“Lord, Come to Us like Rain from Heaven”Mark Alan Filbert, Hymnology Consultant
This month we continue our Hymn of the Month series in which one or more hymns drawn from collections published by Wayne Leupold Editions will be posted on the opening page of the website for consideration by pastors and musicians who may wish to introduce the hymn to their congregations the following month. The Hymn of the Month will often be thematically appropriate for a particular season of the church year or it may be related to a more general theme about the church’s mission in contemporary society. Thus, pastors and/or musicians may wish to have the choir introduce the hymn on the first Sunday of the month or season and then invite the congregation to join with the choir in singing the hymn on each of the remaining Sundays. Additional hymns will occasionally be suggested for a particular Sunday in the church year or for annual commemorations, such as the liturgies of Holy Week; such hymns may only be appropriate on the designated day, or they might be used as a Hymn of the Month in anticipation of or in response to the particular day observed on the church calendar.
The Hymn of the Month for May 2022 might more aptly be considered a Hymn of the Season for Late Easter, specifically intended for introduction on the Fourth Sunday of Easter and sung every Sunday through Easter 7. On those four Sundays, the appointed Second Readings are from the Book of Revelation, and each reading contains a reference to “the water of life” (Revelation 7.17, 21.6, 22.1, and 22.17), which, in turn, is the main theme of the hymn for late Easter in 2022: Lord, Come to Us like Rain from Heaven, a text by Gracia Grindal (b. 1943) set to a Calvin Hampton (1938-1984) tune, the flowing melody for which complements the “water” imagery throughout the text. As noted by the composer, the hymn should be sung in unison until dividing into harmony at the words, “fresh living water,” which conclude each stanza.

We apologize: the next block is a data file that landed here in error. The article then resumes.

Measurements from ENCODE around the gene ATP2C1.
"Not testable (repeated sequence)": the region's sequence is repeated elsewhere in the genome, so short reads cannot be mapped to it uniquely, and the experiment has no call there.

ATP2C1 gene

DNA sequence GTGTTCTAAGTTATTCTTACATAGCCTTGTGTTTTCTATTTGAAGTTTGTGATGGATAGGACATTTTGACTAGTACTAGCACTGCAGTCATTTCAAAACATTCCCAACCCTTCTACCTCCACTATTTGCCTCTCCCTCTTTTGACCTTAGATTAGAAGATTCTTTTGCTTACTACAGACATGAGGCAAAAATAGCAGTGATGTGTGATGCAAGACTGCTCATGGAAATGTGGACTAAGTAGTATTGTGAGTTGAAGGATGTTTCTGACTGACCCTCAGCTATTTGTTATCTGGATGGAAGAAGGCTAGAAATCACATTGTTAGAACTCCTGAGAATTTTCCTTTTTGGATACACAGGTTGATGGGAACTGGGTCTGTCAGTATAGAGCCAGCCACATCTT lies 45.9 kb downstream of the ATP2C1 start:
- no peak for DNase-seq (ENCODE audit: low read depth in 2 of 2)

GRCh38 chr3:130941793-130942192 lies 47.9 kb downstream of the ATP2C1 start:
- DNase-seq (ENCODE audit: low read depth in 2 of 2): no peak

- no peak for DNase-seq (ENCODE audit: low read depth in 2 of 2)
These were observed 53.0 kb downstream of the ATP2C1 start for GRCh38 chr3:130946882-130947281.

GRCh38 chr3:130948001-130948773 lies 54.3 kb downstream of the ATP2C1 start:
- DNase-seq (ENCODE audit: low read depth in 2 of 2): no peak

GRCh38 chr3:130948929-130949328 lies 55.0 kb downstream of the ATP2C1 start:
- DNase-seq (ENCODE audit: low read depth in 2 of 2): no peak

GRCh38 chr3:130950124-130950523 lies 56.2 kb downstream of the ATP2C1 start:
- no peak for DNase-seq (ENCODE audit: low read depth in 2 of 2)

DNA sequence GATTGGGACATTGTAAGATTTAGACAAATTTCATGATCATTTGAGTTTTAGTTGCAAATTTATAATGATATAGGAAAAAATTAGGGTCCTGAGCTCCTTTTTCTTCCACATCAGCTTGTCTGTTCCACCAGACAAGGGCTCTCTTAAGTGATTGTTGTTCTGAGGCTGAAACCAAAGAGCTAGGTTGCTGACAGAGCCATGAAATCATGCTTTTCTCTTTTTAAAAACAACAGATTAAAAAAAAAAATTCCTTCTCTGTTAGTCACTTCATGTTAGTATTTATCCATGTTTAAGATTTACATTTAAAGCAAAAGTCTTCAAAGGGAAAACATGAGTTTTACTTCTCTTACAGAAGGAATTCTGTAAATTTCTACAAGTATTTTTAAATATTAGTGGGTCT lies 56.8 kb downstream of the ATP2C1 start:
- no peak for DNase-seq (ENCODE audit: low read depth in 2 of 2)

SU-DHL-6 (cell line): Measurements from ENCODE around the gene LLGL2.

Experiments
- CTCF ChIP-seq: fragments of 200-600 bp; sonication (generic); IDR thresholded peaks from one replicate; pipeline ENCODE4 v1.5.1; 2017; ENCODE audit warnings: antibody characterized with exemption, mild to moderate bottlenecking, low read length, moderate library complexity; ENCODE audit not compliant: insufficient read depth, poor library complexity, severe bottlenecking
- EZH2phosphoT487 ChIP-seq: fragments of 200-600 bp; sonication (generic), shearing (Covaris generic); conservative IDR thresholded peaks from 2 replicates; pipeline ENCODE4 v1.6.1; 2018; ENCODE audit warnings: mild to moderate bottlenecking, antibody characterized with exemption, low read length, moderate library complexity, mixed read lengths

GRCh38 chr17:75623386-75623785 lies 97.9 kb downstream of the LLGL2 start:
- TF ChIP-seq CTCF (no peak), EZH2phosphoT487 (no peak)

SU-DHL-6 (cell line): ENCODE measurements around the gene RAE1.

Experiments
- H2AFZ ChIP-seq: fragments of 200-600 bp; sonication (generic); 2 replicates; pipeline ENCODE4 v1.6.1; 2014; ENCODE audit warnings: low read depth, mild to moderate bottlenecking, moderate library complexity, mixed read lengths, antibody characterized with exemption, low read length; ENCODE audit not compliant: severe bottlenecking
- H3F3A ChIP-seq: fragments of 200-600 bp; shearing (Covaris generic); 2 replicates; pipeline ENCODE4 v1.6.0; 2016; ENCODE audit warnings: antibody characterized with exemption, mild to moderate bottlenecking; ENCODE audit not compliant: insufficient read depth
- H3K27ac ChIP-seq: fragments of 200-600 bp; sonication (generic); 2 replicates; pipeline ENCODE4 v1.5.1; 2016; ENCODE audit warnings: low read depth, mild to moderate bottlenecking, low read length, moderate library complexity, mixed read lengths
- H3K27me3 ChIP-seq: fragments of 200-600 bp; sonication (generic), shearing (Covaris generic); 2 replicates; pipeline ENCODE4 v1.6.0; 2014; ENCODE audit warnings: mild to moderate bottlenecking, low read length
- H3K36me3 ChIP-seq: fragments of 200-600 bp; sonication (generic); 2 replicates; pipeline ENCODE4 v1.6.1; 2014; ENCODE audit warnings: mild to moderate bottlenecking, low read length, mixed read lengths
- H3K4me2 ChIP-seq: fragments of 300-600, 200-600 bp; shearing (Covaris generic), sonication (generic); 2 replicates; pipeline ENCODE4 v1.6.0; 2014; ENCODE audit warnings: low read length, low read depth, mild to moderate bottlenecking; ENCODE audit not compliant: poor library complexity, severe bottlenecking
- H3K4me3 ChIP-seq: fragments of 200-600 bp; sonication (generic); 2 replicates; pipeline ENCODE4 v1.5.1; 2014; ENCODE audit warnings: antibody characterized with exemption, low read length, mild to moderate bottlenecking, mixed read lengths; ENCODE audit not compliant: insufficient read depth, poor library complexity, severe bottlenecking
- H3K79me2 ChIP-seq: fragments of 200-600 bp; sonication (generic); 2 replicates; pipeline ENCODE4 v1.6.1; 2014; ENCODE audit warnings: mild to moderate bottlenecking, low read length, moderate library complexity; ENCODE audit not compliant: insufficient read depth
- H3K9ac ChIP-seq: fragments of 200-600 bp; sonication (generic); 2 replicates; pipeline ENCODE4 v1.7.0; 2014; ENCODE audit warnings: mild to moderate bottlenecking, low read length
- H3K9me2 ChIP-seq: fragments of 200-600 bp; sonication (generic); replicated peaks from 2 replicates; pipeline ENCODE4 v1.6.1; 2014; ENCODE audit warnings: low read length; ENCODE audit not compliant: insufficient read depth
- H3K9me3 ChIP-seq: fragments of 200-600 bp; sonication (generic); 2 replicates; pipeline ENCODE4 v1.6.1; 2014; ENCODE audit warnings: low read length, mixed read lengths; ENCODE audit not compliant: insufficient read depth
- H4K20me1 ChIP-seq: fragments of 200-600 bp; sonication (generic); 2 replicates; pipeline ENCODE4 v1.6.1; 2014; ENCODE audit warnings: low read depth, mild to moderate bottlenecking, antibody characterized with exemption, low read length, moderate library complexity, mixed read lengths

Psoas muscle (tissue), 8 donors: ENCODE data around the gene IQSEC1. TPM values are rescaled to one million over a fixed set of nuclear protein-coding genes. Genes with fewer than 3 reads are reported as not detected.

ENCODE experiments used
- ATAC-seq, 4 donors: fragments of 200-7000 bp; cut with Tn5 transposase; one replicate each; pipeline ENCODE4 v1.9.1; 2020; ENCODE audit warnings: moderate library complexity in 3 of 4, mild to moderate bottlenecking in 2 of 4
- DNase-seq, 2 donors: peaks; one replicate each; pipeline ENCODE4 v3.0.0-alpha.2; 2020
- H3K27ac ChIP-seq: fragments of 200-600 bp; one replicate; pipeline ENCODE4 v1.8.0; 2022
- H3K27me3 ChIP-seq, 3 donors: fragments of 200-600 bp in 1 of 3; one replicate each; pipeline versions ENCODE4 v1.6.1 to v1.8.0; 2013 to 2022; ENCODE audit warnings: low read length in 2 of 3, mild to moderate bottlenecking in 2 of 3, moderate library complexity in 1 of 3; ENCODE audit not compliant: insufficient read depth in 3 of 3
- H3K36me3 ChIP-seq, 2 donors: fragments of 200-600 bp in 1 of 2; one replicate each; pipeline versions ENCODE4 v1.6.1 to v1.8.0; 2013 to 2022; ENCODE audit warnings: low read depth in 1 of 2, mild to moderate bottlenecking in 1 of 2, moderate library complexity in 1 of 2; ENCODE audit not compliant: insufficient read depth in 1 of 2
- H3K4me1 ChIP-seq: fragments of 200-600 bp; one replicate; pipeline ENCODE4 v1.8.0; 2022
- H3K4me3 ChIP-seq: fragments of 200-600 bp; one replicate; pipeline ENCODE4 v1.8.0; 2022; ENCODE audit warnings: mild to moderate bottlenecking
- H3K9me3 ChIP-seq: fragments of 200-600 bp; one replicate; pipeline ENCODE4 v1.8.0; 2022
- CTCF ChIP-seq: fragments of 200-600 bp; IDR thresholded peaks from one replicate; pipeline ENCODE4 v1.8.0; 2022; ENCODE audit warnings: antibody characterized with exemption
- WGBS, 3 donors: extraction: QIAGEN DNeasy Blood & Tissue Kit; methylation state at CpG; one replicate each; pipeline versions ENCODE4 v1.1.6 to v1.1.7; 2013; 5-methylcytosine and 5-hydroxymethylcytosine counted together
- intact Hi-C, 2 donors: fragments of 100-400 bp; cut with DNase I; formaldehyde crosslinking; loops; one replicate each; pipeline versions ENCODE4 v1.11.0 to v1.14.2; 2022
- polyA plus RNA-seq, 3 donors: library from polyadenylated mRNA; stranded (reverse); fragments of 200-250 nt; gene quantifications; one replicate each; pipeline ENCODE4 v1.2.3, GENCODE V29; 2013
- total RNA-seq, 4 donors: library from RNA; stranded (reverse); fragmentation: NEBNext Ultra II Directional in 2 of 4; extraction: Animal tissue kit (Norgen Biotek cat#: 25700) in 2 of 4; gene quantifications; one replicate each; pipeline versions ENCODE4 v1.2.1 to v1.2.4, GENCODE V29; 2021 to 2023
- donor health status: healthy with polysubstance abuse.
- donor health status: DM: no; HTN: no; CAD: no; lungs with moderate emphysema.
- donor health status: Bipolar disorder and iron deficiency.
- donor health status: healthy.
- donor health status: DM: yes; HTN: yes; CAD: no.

Grindal is a poet, author, translator, and educator, who studied at Augsburg College in Minneapolis and the University of Arkansas in Fayetteville. She taught at Luther College in Decorah, Iowa, for sixteen years before being before joining the faculty of Luther Theological Seminary in Saint Paul, Minnesota, in 1984. Upon her retirement in 2013, she was named Professor Emerita of Rhetoric. Hampton, once dubbed by Erik Routley as “the greatest living composer of hymn tunes,” studied organ at Oberlin Conservatory in Ohio and at Syracuse University in New York. He served for twenty years as organist and choirmaster at Calvary Episcopal Church, Gramercy Park, in New York City and was a prolific and eclectic composer of music for both the church and concert hall.